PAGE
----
Two Pistols and a Rose

   Lizabeth knew the tunnels better than any living being.

   Possibly because she was not one of them.

             Her dirty feet, covered in sewage scum and rust, slid across the floor, leaving skid marks in the accumulated tracks of dirt deep underground in the drainage system snaking beneath the grand City. The task at hand involved two pistols and a red rose, and she could not waste the rose, as vegetation was so hard to come by underground. It was hidden in the pocket of her black pea coat, wrapped in lace. The pistols thumped thanklessly against her leg in her other pocket.

              Glimmers of light shown through from shafts far above Lizabeth’s head, fading into mere shadows as they hit her face. Her fragile skin was nearly translucent, like most of the Underground’s inhabitants; they had no luxury of sunlight to tan their bodies, like the City people. Light as a rule frightened the Underground dwellers. They were adept at hiding, at going unnoticed as patrols passed by, as mines were dropped into sewage water, as City guards peppered the filth with bullets, and the light interfered with that.

               Lizabeth liked to take risks, however, and she briefly allowed herself to enjoy the warmth of the light on her face as she went down a flight of stairs and deeper into the pit of the tunnels.

               Here she was forced to light a candle to make her way. There were trip wires and booby traps mapped across the floor, and if she made a wrong move she would be blown to bits.

               They called you because you are the best. They know it. You know it. Now finish the job.

The soles of her feet lifted gently off the floor and onto her tiptoes as she walked on point across the floor. The black satin of her tattered dress hugged her alert body. Her muscles rippled, tensed, and burned as she pushed her way towards the back wall across the narrow shelf above the dirty sewage water. She did not allow herself to relax. Her senses were heightened—she had been trained for this kind of action. It required her full attention. No time for doubts.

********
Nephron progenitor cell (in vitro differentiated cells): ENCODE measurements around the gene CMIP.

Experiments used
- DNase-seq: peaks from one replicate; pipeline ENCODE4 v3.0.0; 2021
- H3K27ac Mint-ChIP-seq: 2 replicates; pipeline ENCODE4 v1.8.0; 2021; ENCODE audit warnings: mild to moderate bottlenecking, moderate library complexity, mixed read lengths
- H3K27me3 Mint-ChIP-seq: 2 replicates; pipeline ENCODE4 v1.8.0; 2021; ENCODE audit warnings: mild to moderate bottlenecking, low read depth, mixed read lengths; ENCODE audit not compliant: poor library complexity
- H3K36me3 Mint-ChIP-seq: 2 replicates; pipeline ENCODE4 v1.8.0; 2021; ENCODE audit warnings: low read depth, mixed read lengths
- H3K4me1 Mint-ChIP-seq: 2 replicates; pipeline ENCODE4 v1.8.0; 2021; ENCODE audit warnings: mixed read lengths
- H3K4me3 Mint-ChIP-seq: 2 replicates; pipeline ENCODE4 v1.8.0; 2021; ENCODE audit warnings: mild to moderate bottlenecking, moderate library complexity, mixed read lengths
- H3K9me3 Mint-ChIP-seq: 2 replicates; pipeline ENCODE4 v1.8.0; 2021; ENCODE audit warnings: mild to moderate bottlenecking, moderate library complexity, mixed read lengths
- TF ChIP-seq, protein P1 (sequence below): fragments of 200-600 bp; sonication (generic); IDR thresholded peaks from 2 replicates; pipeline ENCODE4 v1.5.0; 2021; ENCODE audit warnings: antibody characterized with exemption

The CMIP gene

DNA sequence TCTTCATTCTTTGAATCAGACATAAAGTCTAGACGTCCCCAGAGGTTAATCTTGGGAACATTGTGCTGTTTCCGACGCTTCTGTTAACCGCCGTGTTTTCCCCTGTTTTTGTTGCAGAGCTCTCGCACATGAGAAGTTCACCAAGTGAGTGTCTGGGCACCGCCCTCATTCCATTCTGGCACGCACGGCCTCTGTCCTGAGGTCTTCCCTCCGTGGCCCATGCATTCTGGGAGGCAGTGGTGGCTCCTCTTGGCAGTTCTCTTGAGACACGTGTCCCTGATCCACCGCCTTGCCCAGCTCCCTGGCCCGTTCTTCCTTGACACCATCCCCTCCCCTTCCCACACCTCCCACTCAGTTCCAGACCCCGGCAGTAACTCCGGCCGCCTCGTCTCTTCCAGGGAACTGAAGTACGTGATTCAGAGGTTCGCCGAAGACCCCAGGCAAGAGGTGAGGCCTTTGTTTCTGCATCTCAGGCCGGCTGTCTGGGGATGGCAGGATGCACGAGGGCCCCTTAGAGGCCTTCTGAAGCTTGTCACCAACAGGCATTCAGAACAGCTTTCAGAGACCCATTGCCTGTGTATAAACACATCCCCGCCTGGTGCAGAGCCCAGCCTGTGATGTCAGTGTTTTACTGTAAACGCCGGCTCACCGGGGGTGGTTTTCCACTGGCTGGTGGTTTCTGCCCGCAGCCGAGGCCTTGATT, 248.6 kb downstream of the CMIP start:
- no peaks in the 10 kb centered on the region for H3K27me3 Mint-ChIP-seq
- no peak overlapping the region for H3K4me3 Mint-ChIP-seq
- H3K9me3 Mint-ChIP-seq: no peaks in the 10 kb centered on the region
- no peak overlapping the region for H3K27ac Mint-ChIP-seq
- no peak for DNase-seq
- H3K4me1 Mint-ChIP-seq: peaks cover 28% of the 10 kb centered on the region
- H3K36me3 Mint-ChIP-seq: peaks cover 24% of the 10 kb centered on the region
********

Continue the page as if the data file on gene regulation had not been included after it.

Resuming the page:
Her toe brushed something.

It felt coiled. A wire? She couldn’t be sure. If she moved she could set it off. She froze, breathed deeply, and lifted the candle over her head. Shadows obscured her feet, but something glimmered back in the darkness. Something beady. Alive.

A rat.

She sighed, nudged it with her foot, and stepped over, heart pounding.

Shuffling along the wall, her feet again felt something cold beneath them. This time, however, it was a metal grate—the one that would lead her deeper into the sewers. She wedged her big toe into the thumb hole and kicked it open, sliding down inside the murky darkness carefully.

The air became thick as she descended down the ladder. A smoky, dead scent filled her lungs, causing grit to collect on her tongue and ivory teeth. Her feet slid on the ladder’s rungs as she retched in protest; she stopped to tie a scarf around her mouth and nose. It was said the ash in the air was burnt bodies.

At the bottom of the ladder it was silent and dark. Lizabeth reached into her pocket and removed the first pistol, clicking off the safety.

“Jack,” she called, scanning the shadows. “I know you’re there. Come out.”

The End

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